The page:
19 July 2021

Clontarf students tour the many roads to mining

Young men from Clontarf Academies in Quirindi and Oxley had the opportunity to learn from some of Whitehaven’s leading employees and their diverse pathways to a rewarding career in mining on a visit to the Werris Creek Mine in June.

Whitehaven has partnered with the Clontarf Foundation since 2016. The Foundation exists to improve the education, discipline, self-esteem, life skills and employment prospects of young Aboriginal men and by doing so, equips them to participate more meaningfully in society.

Werris Creek Mine Operations Manager Craig Sullivan led the 14 students on a tour of the mine, introducing them to members of his team who provided in-depth accounts of what they do and how they arrived at a career in mining.

“Taking these students on a tour of Werris Creek is an opportunity to open their minds to the many different skills and professions we rely on to operate a mine at the highest level

“It’s also a great chance to have our own people, who work across a range of areas, tell their stories about how they got to where they are and the many roads you can travel to establish a fulfilling career,” Craig said.

Whitehaven Operator Mick Clarke spoke to the students about his personal pathway into the mining industry.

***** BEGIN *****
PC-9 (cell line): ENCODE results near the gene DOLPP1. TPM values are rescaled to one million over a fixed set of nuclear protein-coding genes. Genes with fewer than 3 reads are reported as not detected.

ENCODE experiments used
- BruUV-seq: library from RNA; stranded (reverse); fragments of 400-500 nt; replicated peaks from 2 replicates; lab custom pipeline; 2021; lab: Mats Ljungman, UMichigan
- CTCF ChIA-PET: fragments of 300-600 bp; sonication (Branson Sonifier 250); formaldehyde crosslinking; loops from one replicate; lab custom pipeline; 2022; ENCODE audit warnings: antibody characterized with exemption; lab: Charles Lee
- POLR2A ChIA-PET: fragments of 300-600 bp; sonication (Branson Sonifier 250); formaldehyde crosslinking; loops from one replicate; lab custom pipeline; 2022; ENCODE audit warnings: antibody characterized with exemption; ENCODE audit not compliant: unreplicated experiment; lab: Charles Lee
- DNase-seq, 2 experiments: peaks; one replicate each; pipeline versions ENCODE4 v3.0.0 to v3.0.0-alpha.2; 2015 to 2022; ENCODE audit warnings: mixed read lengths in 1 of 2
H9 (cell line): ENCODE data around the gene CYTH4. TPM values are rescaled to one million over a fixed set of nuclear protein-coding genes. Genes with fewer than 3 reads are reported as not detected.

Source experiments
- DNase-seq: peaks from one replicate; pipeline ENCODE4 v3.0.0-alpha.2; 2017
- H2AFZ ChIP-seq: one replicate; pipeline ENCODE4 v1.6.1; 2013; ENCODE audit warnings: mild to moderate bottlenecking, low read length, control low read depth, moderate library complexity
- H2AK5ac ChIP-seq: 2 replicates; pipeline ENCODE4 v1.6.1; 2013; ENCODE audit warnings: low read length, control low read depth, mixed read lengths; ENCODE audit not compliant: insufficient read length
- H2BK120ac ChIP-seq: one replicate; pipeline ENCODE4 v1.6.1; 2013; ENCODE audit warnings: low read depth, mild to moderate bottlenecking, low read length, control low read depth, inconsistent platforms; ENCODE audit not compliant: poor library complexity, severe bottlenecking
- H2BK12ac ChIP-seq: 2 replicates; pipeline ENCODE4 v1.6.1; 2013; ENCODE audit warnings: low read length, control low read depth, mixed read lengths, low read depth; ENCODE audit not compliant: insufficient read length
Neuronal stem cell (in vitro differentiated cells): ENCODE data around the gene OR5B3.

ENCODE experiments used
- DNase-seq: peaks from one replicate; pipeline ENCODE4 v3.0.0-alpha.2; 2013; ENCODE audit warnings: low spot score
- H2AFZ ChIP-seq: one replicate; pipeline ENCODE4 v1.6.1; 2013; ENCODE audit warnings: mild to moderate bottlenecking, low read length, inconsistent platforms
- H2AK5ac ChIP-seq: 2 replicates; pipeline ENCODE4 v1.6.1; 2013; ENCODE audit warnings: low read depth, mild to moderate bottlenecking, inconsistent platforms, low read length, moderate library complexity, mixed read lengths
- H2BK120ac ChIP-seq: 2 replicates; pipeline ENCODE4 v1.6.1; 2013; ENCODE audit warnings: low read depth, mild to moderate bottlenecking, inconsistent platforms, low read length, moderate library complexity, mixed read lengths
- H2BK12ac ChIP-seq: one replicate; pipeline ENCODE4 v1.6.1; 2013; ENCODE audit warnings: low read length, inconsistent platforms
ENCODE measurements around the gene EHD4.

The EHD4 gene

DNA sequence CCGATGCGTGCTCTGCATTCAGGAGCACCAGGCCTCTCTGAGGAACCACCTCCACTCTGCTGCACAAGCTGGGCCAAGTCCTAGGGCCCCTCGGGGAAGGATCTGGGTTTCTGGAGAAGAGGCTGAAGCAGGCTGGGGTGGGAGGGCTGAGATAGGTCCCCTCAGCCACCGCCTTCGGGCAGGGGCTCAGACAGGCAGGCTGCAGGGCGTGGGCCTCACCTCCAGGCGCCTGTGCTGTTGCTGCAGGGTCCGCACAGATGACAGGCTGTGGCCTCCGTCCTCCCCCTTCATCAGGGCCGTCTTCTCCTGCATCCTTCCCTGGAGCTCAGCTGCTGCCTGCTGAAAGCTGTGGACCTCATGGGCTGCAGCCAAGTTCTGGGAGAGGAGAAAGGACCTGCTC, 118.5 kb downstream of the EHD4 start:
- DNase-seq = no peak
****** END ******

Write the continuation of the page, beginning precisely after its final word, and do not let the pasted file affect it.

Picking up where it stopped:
“I started out as an Aboriginal Education Officer at Werris Creek Public School before beginning my career in mining at Whitehaven’s Werris Creek Mine as an operator,” said Mick.

“Having heard about the invaluable work that the Clontarf Foundation was doing, I jumped at the chance to work with them and the students they support across NSW and Australia. Eventually, I moved back into the mining industry as a multi skilled operator, where I get to use all the skills I’ve developed over the past seven years.

“Hopefully my story resonated with the young men and gave them some insight into the dedication and passion that’s at the centre of a rewarding career, wherever it leads you.”

Environmental Superintendent, Matt Hollis, similarly spoke about his own pathway to mining, telling the students: “It’s never too early to begin thinking about your post-school plans. I initially considered studies in town planning and environmental law but found greater interest in environmental science and engineering. I have been working in environmental and resource management for more than 16 years and became the environmental superintendent here at Werris Creek in 2019.

“What’s been consistent from high school until today has been the benefit from continued learning and study combined with my personal drive to be the best I can be.”

Whitehaven is proud to support Clontarf students become job-ready once they leave school and in July will assist Year 12 students from the Academy at Narrabri High with mock job interviews.

Whitehaven has also invested in making its mines more accessible to students, purchasing and donating personal protective equipment to Clontarf for future site visits.

Whitehaven has worked with Clontarf through regional Employment Forums, hosting site visits, and, with the company’s support, Clontarf established an Academy at Narrabri High School in 2019. In 2020, there were 64 young men across years 7 to 12 participating in the program at Narrabri High.

Since 2000, Clontarf has helped more than 4,782 young Aboriginal and Torres Strait Islander men complete Year 12 and find employment.

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